An attempt at a response to Meillassoux's challenge
Meillassoux's proposed dilemma provides a valuable mind pump for stimulating reflection, especially for those like myself who have taken the Kantian turn pretty hard. If the notion of things-in-themselves is an absurdity – an illusion of an outside created by consciousness's production of an artificial inside – then what do we make of statements about the ancestral events which Meillassoux describes?
Meillassoux' thought is not so facile as to be dismissed in a single essay, so I plan to re-visit this challenge in the future, but if I were pressed on how to maintain a correlationist position, I would choose to keep following the original strategy which Meillassoux proposes the correlationist might adopt, namely, that when we speak of fossil matter we are retroactively positing ancestral events on the basis of presently given phenomena. Not only do I find this speech more meaningful than Meillassoux gives it credit for, but I also think that a critical analysis of science reveals that all meaningful speech within the domain of scientific inquiry operates in this same register.
We can start by analyzing the notion of "event." What is an event? Without embarking on a comprehensive account of events (which other thinkers have done a much better job at), I think that we can at least concede that to speak of an event requires some particular internal differing whereby we can claim that 'this' event is different from 'that' event. The condition of event X is at least that it not be event Y. The accretion of the earth is not the formation of the sun, and the former presumably preceded the latter. While one of Meillassoux's goals in After Finitude is to argue for an abandonment of the principle of sufficient reason, he does still maintain the necessity of the principle of non-contradiction, thus I think we are warranted in assuming at least this much in our response.
My aim in pointing out how individual events differ from other events is to restate in even stronger terms that speaking in terms of events must be the construction of a consciousness. The universe does not have events. The stars have no happenings. Matter is an endless chaotic flux, no beginning and no end within itself, simply one monstrous maelstrom ceaselessly churning. The universe's experience of itself is so utterly alien to us as to be mostly inaccessible. Meillassoux presses the correlationist to say what really happened, but if he's asking us to provide an internal description of the event in its own terms, it's not clear how such a thing can be provided by a human consciousness.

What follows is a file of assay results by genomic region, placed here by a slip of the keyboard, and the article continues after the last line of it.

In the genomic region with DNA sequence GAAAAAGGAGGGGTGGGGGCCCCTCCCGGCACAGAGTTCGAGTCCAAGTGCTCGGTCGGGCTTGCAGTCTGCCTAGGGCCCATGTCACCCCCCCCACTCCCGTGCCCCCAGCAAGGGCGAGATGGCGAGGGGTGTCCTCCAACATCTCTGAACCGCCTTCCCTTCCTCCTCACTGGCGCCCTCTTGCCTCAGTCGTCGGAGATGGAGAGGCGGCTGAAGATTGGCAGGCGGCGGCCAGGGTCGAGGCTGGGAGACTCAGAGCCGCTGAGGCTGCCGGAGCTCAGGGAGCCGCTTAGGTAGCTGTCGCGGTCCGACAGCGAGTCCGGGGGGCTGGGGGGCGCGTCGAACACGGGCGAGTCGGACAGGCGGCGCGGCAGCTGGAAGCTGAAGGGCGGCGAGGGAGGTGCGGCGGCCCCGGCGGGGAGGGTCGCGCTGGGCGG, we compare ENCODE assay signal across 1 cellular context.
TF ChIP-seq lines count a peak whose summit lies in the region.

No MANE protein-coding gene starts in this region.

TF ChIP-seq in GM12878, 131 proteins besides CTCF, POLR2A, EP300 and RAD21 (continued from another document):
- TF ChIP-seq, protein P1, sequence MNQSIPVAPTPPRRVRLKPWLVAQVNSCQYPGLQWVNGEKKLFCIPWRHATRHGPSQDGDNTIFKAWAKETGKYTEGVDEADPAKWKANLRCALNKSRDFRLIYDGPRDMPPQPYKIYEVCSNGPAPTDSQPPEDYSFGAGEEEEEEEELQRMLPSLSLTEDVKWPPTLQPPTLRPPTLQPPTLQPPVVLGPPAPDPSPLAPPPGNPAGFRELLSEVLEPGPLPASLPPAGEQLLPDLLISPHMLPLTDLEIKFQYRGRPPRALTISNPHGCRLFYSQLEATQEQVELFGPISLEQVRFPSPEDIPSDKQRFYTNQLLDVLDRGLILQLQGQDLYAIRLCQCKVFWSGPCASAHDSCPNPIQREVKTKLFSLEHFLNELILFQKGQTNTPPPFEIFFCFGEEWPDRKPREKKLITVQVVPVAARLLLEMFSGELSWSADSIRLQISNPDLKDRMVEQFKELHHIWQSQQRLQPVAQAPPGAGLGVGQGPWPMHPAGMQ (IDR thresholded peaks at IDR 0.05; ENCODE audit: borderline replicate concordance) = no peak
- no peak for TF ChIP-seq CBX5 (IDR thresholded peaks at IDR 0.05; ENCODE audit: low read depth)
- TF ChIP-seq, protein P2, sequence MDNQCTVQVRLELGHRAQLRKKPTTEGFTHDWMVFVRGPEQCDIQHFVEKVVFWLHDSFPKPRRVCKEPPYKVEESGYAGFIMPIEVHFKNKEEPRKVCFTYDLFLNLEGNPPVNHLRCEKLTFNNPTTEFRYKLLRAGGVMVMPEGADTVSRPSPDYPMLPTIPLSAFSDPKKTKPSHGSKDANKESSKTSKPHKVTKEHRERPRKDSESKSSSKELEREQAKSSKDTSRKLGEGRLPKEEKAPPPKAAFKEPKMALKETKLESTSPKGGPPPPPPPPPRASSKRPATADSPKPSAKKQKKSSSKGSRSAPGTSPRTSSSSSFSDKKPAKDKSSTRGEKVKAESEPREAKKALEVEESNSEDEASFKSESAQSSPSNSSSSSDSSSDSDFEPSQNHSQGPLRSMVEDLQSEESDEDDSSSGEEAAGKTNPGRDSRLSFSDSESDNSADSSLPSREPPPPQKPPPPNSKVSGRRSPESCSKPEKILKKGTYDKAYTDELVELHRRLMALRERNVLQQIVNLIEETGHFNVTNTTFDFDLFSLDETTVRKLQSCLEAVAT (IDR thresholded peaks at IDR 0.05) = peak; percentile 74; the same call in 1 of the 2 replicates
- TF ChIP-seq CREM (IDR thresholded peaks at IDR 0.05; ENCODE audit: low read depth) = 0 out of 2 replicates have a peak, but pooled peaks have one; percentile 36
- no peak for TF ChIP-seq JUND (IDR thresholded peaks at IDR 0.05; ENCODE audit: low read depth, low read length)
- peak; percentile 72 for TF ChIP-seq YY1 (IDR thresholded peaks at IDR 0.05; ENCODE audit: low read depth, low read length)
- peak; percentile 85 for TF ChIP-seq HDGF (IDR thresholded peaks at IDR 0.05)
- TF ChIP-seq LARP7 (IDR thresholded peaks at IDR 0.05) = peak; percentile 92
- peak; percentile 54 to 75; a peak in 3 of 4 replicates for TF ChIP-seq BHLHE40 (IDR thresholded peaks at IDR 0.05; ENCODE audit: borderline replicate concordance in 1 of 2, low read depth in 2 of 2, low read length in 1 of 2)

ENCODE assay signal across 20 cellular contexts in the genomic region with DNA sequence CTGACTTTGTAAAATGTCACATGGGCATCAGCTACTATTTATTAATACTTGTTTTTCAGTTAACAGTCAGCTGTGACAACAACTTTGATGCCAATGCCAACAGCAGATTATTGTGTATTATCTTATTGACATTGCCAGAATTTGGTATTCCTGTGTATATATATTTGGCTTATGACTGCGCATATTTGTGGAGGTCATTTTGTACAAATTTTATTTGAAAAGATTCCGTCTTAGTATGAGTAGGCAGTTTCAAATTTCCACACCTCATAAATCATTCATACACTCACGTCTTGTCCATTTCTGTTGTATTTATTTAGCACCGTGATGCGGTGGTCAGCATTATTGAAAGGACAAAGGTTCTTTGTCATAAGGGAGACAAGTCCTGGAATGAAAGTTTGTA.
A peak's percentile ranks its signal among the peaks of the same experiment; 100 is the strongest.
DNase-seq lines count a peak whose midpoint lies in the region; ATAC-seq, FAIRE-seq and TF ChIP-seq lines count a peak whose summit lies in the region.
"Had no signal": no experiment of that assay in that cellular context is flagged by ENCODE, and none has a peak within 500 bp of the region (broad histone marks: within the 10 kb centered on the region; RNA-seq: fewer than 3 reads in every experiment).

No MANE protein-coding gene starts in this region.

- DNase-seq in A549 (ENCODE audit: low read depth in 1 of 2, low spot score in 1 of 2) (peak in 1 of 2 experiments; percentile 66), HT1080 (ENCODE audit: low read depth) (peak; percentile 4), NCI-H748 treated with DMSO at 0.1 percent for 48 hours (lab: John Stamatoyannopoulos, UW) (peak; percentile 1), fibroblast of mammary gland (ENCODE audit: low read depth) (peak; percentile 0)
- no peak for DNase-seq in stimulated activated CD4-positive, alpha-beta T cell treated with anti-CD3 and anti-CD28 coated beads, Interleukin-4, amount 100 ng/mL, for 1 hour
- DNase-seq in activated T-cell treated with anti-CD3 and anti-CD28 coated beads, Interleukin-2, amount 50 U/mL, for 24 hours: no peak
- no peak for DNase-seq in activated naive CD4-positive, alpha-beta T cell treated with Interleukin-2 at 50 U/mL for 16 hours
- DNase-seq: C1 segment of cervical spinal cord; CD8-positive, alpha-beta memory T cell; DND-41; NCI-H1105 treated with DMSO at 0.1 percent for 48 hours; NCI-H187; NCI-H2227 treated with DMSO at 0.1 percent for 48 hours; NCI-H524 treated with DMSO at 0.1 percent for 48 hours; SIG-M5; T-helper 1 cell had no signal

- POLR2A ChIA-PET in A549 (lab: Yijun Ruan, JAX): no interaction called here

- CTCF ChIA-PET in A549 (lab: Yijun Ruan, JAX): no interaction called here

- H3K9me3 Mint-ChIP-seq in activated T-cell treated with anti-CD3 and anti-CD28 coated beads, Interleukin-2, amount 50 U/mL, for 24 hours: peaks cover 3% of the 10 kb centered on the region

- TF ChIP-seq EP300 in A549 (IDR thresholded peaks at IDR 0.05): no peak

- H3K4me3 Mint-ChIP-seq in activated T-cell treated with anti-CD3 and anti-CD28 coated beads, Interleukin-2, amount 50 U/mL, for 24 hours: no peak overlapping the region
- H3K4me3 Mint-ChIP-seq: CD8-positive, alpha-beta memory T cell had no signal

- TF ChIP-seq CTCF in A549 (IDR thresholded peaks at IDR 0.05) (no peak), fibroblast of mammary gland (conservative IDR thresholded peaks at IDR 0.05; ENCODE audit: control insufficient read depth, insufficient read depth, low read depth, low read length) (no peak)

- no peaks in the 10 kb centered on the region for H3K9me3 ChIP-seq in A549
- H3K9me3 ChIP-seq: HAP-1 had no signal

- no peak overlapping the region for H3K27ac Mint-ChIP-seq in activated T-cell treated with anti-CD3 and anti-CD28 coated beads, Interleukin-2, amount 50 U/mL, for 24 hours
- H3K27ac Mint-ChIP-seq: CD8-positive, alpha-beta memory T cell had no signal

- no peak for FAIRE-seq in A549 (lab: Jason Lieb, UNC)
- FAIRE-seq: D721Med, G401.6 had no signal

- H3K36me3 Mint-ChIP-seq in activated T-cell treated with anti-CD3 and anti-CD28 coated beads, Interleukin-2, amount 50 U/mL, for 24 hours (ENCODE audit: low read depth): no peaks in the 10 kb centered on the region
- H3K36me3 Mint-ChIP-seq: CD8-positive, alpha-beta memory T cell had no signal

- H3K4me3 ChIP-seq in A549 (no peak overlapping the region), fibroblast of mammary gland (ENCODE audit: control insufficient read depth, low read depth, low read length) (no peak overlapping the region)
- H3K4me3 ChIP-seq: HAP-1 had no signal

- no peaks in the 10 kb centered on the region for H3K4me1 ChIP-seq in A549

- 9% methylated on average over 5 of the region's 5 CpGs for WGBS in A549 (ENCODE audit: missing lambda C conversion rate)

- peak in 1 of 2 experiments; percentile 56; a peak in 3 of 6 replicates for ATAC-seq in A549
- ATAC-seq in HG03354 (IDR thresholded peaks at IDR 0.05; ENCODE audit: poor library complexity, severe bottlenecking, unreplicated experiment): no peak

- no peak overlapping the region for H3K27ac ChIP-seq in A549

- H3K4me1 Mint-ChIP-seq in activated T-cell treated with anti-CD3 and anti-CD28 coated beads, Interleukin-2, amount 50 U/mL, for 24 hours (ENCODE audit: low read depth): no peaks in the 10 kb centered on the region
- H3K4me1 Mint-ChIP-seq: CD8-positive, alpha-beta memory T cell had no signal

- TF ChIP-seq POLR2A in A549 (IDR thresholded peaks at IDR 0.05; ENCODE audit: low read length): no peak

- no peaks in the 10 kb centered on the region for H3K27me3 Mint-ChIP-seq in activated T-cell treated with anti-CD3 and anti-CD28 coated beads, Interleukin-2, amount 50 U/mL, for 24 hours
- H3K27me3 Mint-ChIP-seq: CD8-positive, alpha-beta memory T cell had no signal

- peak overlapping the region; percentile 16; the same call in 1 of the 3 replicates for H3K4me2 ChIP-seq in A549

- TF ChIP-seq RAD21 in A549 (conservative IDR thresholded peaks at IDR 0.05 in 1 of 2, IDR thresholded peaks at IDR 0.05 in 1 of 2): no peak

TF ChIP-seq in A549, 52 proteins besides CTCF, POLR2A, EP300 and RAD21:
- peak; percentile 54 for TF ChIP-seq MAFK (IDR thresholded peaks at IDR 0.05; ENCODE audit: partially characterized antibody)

Meillassoux's demand for a realist interpretation of ancestral events neglects to undertake a critical examination of the operation of the science which he takes to inform him of these ancestral events which he cannot directly observe. The "laws of nature" and abstract theoretical structures which he believes provide him with descriptions of the primary properties of objects (properties which Meillassoux posits to exist independent of their relation to an observer) are human, all too human. They are no different from a telescope or an X-ray machine in that they are technology for giving us "eyes" to "see" a phenomenon by forcing it to appear to us. Our mental frameworks and conceptual tooling for conducting scientific inquiry are technologies no more or less than the paper and pencil we use to record them.